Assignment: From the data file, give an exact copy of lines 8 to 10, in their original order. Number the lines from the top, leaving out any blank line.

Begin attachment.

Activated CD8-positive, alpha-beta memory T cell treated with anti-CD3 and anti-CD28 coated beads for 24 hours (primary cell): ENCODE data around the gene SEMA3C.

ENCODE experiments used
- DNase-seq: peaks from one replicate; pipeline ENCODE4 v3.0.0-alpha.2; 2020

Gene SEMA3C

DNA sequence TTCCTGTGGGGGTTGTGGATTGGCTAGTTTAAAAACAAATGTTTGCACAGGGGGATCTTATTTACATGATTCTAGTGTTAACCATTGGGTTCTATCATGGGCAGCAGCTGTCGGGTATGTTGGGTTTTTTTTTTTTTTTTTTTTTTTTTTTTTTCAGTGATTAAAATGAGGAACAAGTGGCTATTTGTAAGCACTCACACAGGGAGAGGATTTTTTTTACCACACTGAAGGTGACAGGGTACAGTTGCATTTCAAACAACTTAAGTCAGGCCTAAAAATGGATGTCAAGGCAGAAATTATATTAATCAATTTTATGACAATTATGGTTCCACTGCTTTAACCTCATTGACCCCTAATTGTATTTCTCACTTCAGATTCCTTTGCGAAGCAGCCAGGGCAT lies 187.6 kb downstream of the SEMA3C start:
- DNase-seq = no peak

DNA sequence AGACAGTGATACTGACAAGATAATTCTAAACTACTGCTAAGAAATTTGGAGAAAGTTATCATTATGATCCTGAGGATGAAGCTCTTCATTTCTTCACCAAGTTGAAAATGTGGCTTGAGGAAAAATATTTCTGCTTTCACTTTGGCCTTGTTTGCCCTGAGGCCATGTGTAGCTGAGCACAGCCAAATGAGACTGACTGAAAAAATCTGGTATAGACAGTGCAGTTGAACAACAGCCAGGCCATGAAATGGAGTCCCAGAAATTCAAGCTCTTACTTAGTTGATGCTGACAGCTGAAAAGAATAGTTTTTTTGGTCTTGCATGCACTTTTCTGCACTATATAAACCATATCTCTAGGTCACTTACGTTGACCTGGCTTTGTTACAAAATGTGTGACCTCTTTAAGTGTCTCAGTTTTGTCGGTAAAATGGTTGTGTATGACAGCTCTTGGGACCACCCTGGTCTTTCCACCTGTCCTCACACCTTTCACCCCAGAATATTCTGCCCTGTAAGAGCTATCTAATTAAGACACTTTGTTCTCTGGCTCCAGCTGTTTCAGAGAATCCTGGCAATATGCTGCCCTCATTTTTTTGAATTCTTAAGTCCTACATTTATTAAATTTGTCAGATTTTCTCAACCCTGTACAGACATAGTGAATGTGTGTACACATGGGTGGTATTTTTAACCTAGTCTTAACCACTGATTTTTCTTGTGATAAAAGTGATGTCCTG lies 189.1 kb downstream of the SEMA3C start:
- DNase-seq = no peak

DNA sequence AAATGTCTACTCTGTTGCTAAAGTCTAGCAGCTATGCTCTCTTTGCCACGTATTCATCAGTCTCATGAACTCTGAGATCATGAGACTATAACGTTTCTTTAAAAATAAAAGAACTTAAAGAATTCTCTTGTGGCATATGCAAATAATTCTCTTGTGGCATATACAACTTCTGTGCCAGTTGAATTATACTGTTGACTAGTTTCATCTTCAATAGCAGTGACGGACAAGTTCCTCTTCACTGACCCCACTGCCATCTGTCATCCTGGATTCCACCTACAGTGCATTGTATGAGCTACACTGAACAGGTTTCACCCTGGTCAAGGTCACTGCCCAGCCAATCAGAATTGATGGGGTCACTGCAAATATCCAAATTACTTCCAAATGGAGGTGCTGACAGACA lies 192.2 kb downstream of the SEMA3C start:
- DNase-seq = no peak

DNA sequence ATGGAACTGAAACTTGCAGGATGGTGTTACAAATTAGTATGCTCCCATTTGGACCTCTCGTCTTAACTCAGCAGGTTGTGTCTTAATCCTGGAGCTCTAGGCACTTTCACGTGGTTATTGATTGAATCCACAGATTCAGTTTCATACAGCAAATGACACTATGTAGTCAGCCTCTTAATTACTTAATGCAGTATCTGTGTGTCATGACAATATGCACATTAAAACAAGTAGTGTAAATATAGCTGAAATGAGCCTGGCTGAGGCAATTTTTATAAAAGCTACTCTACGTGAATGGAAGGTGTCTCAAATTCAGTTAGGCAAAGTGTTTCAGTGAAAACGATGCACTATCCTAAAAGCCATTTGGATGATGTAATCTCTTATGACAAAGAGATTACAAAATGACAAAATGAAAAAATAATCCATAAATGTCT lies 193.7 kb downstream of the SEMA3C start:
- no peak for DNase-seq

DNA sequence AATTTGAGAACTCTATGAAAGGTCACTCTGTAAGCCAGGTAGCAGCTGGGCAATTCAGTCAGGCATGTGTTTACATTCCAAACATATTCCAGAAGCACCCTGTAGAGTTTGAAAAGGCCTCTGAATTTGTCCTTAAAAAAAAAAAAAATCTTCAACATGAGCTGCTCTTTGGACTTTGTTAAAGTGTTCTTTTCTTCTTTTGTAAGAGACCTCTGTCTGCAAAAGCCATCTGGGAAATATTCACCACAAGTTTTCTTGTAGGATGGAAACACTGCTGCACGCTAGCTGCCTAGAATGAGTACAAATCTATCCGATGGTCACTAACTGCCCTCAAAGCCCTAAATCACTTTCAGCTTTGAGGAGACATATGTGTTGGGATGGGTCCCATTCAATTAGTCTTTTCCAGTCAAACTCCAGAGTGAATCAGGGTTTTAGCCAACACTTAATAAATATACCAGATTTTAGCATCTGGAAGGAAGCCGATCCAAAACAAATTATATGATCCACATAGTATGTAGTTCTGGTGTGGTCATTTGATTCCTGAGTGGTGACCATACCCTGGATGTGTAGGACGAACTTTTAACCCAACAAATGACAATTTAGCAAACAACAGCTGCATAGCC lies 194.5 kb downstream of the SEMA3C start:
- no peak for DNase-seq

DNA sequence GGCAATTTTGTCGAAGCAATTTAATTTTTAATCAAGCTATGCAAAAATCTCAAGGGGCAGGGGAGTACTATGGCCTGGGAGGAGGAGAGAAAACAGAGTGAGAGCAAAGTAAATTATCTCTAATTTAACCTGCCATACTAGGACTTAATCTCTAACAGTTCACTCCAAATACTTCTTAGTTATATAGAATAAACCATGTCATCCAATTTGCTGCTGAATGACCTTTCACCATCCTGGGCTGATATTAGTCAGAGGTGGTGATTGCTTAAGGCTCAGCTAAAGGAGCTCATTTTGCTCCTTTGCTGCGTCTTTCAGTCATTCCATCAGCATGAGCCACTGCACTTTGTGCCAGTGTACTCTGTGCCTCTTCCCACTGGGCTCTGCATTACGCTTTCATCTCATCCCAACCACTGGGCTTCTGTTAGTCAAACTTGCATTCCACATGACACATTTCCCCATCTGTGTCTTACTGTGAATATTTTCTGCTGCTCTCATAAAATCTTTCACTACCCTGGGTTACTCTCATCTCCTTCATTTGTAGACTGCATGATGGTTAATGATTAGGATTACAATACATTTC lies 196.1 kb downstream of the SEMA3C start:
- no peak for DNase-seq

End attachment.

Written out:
- DNase-seq = no peak

DNA sequence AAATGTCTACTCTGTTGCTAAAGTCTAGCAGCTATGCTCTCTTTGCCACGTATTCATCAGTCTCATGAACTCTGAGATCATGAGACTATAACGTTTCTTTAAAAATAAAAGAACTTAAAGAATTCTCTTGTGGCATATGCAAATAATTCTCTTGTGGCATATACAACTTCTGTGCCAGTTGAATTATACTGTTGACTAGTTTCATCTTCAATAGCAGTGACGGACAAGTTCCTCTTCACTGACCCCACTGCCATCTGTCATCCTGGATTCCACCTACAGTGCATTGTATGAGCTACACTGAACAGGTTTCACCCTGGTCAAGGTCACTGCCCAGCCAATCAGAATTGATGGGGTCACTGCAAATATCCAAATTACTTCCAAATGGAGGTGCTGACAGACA lies 192.2 kb downstream of the SEMA3C start:
- DNase-seq = no peak